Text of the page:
Violent Crime's Return to Prominence

March 13, 1981

Report Outline
Question of Crime's Increase
Washington's Changing Strategy
Revival of Gun Control Issue
Special Focus

Question of Crime's Increase

New Federal Emphasis on Street Crime

Americans are being told, and are telling each other, that crime — especially violent crime — is again on the increase. There is statistical evidence to support, and also to challenge, that notion. But regardless of what the crime statistics may or may not show, there is little doubt about the public's perception of crime. It is that crime is very commonplace and threatening.

That thought was confirmed by Attorney General William French Smith in saying the federal government would not neglect “obvious public sentiment” for placing more emphasis on trying to control violent crime. At his first news conference since taking office, Smith on March 5 announced the formation of the Attorney General's Task Force on Violent Crime to determine what could be done by federal authorities. Two prominent persons, former Attorney General Griffin B. Bell and Gov. James R. Thompson of Illinois, were named leaders of this bipartisan group.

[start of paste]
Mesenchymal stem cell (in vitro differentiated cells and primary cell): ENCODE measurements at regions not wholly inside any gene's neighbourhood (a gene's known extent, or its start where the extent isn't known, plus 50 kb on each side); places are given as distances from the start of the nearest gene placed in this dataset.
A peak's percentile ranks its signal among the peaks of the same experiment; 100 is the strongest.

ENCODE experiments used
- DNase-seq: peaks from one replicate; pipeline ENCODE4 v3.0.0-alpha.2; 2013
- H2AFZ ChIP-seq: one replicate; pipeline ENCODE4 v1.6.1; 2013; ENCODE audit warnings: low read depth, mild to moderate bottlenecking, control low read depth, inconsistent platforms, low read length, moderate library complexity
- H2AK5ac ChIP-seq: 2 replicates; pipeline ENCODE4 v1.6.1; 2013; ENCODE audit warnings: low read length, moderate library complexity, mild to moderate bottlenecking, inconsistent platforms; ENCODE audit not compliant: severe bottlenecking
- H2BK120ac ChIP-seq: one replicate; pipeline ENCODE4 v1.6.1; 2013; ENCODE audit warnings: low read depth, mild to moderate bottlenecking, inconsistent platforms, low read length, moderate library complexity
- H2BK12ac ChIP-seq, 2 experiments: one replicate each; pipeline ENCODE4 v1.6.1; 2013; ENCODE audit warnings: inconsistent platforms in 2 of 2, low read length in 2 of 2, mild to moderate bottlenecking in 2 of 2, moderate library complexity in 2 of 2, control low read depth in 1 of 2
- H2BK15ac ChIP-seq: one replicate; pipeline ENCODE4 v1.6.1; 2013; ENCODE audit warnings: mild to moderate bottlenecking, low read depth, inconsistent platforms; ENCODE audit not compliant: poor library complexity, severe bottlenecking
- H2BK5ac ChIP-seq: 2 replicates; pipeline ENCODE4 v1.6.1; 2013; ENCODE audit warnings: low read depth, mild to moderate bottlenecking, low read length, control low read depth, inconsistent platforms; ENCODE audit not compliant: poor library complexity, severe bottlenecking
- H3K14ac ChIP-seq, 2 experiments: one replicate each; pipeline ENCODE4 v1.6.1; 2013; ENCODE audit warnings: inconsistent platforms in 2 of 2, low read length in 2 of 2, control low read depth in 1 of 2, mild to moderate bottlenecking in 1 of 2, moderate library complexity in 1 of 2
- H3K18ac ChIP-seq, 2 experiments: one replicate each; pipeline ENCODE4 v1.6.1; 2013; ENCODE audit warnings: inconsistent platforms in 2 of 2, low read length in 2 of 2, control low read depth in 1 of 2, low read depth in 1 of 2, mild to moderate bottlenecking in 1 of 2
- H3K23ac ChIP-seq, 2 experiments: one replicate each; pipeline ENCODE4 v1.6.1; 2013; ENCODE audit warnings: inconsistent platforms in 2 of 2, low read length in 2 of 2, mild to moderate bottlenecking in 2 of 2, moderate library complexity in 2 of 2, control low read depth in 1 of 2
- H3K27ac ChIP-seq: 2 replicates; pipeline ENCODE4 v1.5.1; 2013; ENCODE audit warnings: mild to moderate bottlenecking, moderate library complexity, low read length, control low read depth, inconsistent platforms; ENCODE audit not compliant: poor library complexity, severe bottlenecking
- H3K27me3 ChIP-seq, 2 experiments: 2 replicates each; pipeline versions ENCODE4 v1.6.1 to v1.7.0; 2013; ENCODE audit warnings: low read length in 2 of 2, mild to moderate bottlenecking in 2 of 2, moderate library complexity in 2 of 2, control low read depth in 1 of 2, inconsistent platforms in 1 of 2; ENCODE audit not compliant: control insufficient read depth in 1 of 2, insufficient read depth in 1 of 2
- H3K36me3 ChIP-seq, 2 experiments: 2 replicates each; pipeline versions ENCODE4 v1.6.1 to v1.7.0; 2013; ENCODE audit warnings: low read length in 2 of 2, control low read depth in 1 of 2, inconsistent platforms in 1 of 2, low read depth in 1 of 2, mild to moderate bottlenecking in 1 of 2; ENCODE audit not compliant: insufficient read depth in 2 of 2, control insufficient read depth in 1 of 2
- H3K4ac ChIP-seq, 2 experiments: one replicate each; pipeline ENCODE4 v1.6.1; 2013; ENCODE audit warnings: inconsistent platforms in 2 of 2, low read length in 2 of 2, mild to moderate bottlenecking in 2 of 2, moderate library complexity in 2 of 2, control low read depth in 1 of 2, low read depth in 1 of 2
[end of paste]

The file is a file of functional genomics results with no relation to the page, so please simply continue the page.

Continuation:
What had happened to thrust violent crime back into Washington's public-policy arena? It had not been an issue in the 1980 presidential election, and the federal initiative seemed to run counter to the Reagan administration's aim of reducing the federal role in the nation's life generally, and especially in matters that traditionally have fallen within state or local jurisdiction. Smith, citing statistics compiled by the Federal Bureau of Investigation, offered this rationale: “Last year 30 percent of all households in the United States were touched by some serious crime.” Preliminary data, he continued, indicated 10 percent more violent crime was reported last year than in the year before.

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BROWSE RELATED TOPICS:
Crime and Law Enforcement
Gun Control